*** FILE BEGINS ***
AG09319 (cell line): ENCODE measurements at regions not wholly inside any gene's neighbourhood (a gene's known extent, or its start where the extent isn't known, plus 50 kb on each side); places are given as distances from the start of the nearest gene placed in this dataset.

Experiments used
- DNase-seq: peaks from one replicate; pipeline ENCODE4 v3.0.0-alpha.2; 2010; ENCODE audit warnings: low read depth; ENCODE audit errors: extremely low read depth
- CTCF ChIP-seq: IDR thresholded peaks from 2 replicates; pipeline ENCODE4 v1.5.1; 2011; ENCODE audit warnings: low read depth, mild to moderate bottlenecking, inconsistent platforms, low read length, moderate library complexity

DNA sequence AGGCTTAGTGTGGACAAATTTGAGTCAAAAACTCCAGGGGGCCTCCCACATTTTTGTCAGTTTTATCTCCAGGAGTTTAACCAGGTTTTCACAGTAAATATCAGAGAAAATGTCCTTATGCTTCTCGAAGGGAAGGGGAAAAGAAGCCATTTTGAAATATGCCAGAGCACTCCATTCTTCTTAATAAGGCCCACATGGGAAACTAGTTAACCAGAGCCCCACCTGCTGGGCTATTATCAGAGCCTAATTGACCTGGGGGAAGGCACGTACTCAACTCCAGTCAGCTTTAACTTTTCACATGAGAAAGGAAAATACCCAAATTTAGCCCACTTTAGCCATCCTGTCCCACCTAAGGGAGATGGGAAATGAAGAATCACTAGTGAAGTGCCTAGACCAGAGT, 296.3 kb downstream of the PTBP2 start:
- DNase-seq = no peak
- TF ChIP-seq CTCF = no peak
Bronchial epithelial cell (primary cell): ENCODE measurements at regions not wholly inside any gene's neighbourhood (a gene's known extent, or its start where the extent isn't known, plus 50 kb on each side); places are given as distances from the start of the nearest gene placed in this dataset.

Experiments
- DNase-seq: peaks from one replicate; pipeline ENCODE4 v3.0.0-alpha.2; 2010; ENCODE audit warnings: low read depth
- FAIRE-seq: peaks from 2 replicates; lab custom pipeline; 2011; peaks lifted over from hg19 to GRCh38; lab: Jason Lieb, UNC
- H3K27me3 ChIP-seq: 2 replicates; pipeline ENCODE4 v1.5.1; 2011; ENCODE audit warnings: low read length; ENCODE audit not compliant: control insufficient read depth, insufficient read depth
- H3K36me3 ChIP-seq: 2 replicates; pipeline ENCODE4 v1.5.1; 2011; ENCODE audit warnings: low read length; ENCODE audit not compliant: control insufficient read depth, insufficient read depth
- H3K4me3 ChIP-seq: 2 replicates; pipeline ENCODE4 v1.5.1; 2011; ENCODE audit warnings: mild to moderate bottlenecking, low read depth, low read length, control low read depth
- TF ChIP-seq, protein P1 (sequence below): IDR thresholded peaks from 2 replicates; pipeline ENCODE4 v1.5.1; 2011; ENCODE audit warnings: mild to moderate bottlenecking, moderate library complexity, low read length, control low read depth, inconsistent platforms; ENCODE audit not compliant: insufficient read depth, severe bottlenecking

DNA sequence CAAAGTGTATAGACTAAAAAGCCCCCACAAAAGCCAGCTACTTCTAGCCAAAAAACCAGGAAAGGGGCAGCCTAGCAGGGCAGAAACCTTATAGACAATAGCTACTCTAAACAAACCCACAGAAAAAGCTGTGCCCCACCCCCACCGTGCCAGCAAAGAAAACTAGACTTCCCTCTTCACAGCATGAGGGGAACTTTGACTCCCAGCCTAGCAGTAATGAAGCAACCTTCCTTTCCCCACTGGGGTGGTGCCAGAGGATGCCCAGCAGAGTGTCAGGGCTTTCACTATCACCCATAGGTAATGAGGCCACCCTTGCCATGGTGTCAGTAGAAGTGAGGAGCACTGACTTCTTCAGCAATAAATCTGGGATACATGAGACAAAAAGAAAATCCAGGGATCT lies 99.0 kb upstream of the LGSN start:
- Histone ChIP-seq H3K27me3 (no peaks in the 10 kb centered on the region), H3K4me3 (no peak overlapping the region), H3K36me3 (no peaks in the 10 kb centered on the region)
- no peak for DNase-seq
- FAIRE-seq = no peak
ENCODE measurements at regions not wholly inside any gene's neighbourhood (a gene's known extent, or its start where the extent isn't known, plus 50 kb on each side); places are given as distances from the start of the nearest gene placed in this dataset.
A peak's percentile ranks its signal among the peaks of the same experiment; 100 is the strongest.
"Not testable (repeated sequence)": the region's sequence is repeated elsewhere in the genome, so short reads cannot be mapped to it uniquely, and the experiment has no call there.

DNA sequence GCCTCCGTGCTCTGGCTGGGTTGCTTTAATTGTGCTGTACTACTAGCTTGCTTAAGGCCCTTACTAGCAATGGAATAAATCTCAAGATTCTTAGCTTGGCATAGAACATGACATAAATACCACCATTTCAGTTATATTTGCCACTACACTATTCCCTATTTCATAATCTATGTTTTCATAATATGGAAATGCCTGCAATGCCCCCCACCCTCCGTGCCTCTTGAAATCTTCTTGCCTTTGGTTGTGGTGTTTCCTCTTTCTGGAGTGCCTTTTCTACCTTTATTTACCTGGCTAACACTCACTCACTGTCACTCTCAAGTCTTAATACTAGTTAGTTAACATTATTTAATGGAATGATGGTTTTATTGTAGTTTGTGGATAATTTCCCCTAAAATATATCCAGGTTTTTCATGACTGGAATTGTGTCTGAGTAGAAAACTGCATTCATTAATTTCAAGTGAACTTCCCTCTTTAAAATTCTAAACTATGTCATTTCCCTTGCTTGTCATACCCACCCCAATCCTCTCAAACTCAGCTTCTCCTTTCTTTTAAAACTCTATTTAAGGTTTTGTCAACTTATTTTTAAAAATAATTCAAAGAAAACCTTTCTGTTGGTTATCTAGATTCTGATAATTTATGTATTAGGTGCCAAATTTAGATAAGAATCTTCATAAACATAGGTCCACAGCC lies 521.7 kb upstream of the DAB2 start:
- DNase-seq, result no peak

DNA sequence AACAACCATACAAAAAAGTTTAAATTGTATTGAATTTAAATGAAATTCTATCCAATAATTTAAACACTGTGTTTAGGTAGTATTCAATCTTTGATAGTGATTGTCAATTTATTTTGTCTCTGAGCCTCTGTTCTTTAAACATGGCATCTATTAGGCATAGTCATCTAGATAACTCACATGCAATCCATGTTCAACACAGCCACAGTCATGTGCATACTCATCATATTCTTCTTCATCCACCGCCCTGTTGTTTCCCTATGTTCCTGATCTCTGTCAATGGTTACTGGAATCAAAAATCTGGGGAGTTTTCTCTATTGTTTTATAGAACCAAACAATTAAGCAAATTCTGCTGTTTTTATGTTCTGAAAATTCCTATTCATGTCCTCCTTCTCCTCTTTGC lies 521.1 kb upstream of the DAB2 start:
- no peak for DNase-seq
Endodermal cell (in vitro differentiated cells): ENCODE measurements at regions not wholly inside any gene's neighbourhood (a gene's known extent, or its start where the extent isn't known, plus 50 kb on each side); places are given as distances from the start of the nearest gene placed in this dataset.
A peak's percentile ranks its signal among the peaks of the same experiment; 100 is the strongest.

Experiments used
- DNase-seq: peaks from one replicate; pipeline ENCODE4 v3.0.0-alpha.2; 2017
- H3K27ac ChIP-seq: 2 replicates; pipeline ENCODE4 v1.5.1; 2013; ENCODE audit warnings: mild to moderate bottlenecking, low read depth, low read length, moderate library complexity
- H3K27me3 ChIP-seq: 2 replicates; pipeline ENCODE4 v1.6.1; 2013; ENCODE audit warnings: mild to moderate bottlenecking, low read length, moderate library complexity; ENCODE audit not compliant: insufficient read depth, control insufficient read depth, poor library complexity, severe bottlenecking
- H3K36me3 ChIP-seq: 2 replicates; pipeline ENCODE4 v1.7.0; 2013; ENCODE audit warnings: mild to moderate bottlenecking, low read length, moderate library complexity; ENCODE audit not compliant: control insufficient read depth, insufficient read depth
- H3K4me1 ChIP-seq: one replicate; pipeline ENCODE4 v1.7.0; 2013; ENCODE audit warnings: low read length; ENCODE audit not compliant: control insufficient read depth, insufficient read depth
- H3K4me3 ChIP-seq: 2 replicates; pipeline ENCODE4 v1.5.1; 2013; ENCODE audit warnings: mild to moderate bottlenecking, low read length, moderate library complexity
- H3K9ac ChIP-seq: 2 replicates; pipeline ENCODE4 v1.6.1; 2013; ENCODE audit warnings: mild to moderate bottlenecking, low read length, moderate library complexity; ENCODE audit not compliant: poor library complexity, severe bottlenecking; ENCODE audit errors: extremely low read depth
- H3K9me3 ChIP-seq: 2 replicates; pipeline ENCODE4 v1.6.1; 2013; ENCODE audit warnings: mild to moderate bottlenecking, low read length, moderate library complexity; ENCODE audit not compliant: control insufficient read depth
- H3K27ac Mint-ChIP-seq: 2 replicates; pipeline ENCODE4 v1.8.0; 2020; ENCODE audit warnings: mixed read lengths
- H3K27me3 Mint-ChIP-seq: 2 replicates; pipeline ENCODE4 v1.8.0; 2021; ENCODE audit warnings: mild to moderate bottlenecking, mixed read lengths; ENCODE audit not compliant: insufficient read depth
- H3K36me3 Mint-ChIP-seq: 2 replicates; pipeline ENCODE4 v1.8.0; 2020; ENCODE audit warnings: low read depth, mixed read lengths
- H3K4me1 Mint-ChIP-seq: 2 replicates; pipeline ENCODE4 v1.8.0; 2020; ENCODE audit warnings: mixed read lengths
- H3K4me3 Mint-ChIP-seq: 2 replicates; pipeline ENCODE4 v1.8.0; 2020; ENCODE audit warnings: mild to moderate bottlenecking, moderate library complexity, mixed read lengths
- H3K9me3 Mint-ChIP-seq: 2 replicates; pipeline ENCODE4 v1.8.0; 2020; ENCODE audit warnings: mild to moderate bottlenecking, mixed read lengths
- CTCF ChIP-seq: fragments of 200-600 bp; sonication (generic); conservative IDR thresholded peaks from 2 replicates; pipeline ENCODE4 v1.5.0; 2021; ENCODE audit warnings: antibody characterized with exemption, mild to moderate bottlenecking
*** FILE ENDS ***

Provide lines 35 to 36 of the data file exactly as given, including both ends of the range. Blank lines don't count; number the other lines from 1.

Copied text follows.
- H3K4me3 ChIP-seq: 2 replicates; pipeline ENCODE4 v1.5.1; 2013; ENCODE audit warnings: mild to moderate bottlenecking, low read length, moderate library complexity
- H3K9ac ChIP-seq: 2 replicates; pipeline ENCODE4 v1.6.1; 2013; ENCODE audit warnings: mild to moderate bottlenecking, low read length, moderate library complexity; ENCODE audit not compliant: poor library complexity, severe bottlenecking; ENCODE audit errors: extremely low read depth